The text of the OIC is here.
The reason for the OIC is to ensure that people claiming emergency support actually need it, and that government money is not being spent on people who don’t need assistance. The intention seems to be for government agencies, such as the Ministry of Social Development, to use the information to the extent necessary for earthquake recovery purposes.
But the wording of the OIC seems to be a bit broader than that. I suspect this may be a result of rushed drafting, rather than a grand conspiracy.
The OIC provides that agencies can only use the information disclosed by the IRD for the purposes for which it was disclosed. But it seems arguable under the wording of the OIC (at least in my mind) that the Commissioner of IRD could furnish information ostensibly for earthquake recovery purposes, while at the same time authorising a department to use the information for some additional purpose.* As long as a purpose of the disclosure was earthquake-related, the Commissioner could conceivably allow the information to be used for another purpose.
Clause 6 of the OIC, which sets out what an agency can do with information disclosed, prohibits an agency from communicating to any person information furnished, “except for any purpose for which, and to the extent to which, the Commissioner authorises that disclosure”. There is nothing in clause 6 that limits that IRD authorisation to earthquake-related purposes only.
Nor is there any prohibition on internal use or dissemination of the information within an agency. Just communication to others. (I am assuming here that “communicate that information to any person” means communicate to persons outside the agency, because employees of the agency are in effect the agents of the agency and are the instruments by which the agency acts, but I could be wrong on this too!).
Interestingly, the explanatory note to the OIC states: “The order authorises the Commissioner of Inland Revenue to disclose information held by the Inland Revenue Department about a person to certain government agencies to the extent that this is necessary to enable the government agency to provide assistance to, or fulfil any obligation in relation to, that person as a result of the Canterbury earthquake on 4 September 2010 and its aftershocks.”
But that’s not what the actual text of the OIC says.
This shows why the original legislation governing this OIC, the Canterbury Earthquake Response and Recovery Act 2010 (CERRA) should not have been passed. What appears to be a badly drafted and rushed OIC appears to allow the IRD to furnish information to agencies for purposes other than earthquake recovery. Someone might try to argue that any use of such information for an improper purpose would be against the intent of the CERRA, but that’s irrelevant. There’s no right to appeal the decision of Gerry Brownlee to have an OIC passed under the CERRA. So on what basis would any action of an agency authorised by the IRD be ultra vires?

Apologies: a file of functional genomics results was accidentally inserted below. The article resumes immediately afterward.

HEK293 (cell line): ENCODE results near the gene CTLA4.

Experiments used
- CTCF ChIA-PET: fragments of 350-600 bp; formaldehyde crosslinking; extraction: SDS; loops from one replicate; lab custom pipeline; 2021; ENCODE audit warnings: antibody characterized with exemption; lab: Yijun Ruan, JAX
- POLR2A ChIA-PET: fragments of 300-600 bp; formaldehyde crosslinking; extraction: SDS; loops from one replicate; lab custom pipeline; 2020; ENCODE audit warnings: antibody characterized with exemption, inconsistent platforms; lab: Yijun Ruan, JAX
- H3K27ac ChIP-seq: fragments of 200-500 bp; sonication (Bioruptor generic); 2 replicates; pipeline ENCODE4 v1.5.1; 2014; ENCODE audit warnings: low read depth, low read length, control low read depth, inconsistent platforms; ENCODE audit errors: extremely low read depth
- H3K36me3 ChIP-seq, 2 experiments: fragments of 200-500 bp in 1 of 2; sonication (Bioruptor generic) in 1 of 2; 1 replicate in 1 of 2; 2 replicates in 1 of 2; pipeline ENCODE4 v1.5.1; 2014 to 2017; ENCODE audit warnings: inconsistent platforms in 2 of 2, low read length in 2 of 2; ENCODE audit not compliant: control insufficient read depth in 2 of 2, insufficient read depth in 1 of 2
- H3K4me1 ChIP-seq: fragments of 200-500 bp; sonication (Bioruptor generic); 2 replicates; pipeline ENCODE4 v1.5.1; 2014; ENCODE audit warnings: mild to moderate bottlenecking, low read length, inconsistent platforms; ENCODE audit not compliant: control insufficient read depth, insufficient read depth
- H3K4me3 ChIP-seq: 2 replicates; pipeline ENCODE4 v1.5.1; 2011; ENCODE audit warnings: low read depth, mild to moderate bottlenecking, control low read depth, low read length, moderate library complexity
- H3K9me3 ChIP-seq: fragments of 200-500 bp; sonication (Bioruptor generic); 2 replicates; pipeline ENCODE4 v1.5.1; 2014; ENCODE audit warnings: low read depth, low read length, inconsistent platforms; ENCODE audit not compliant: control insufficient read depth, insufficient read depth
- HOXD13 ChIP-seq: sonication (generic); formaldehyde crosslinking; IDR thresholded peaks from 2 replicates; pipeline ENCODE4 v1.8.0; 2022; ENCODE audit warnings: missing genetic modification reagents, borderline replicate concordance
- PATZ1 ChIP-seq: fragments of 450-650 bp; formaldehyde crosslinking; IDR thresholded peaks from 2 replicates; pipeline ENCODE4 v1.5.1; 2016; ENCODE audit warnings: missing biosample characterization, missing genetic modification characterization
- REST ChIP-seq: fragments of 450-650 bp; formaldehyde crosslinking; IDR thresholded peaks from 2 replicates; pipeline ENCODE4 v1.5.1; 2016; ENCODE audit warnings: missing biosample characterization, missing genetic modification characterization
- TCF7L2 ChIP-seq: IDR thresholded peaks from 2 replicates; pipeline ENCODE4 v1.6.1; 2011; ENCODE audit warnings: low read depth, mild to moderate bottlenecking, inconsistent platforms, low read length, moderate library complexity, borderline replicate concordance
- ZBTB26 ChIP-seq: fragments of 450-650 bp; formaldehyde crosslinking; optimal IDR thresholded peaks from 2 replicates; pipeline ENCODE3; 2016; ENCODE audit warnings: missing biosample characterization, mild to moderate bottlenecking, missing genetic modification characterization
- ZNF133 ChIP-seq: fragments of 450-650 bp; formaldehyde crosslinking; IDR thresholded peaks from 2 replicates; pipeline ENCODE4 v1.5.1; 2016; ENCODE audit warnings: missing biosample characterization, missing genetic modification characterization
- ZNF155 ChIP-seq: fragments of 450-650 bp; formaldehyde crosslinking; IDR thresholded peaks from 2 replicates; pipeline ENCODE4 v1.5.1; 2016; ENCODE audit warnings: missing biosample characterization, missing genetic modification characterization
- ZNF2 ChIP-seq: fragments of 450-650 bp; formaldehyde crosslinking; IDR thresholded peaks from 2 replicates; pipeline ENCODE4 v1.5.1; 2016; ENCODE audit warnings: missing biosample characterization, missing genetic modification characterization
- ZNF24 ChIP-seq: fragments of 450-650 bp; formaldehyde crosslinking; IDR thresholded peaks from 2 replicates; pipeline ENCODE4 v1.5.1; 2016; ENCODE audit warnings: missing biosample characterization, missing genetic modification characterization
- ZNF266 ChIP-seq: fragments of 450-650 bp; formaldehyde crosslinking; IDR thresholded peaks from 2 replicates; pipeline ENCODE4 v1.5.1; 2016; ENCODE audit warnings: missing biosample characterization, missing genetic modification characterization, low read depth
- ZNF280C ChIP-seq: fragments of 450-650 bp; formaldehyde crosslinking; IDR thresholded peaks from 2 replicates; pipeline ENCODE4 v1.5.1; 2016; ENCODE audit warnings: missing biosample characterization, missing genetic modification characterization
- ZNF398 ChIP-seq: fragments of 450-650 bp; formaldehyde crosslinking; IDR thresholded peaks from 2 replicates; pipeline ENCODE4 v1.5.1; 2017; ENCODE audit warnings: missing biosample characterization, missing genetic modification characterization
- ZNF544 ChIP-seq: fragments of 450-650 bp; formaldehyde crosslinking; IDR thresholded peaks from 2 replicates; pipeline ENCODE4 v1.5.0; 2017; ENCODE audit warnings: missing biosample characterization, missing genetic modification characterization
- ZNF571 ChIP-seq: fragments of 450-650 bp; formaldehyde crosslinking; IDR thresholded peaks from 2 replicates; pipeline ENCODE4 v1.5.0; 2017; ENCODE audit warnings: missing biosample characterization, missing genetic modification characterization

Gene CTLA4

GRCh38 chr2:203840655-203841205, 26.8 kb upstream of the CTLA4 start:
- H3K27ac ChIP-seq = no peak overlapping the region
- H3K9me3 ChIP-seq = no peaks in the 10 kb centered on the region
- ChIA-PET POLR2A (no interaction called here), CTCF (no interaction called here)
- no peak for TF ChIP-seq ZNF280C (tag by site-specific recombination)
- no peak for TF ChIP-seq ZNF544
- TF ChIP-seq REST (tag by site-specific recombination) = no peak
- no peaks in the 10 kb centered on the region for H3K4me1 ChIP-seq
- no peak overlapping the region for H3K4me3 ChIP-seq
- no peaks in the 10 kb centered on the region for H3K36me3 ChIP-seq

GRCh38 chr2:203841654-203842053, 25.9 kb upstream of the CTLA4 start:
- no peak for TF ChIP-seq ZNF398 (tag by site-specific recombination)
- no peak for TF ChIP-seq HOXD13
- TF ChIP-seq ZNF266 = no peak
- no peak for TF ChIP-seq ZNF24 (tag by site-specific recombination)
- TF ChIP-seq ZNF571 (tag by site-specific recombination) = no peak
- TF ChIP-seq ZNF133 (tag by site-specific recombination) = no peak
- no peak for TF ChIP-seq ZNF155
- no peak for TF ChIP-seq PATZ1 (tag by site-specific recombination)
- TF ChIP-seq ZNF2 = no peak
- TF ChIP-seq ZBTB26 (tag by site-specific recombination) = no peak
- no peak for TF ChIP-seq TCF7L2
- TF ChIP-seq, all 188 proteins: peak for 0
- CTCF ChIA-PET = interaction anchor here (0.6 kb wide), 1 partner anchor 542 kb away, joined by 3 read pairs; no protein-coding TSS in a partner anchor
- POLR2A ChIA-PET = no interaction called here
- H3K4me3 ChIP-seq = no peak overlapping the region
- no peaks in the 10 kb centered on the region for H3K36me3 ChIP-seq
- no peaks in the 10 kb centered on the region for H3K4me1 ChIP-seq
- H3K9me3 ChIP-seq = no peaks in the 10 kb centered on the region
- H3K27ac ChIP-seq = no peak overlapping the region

I am not for a moment suggesting that there will be any actual misuse of taxpayer information. But why pass laws that allow for a wider use of information than what is intended?
* It could also be that I don’t know my way intimately around taxation legislation, which is about as easy to follow as a James Joyce novel if you’re not a tax specialist. So I could be barking up the wrong tree and have this completely wrong. If so then I’m sure the hundreds and hundreds of tax experts who read my blog every day will put me right.
Here’s another intriguing possibility. I’ve heard and read that there is some question about whether the 22 February earthquake was an aftershock or a “new” event. The majority scientific consensus appears to be that it was indeed an aftershock, albeit a much more devastating quake than the original 4 September one. I also understand the issue as to whether the quake was an aftershock or a “new” event has some potential implications for insurers and the liability they may have.
Supposing for a moment that, following a stoush involving insurers, a court determines that the 22 February quake was not an aftershock but a "new" event. The CERRA grants the government powers to pass OICs in relation to the “Canterbury earthquake”, which in turn is defined as “the earthquake that occurred on 4 September 2010 in Canterbury, and includes all of its aftershocks”.
In such event, would any OIC passed into law to deal with the 22 February earthquake suddenly be ultra vires? What would happen in this case? Would officers and agencies who thought they had immunity for their actions under various OICs suddenly be exposed to liability?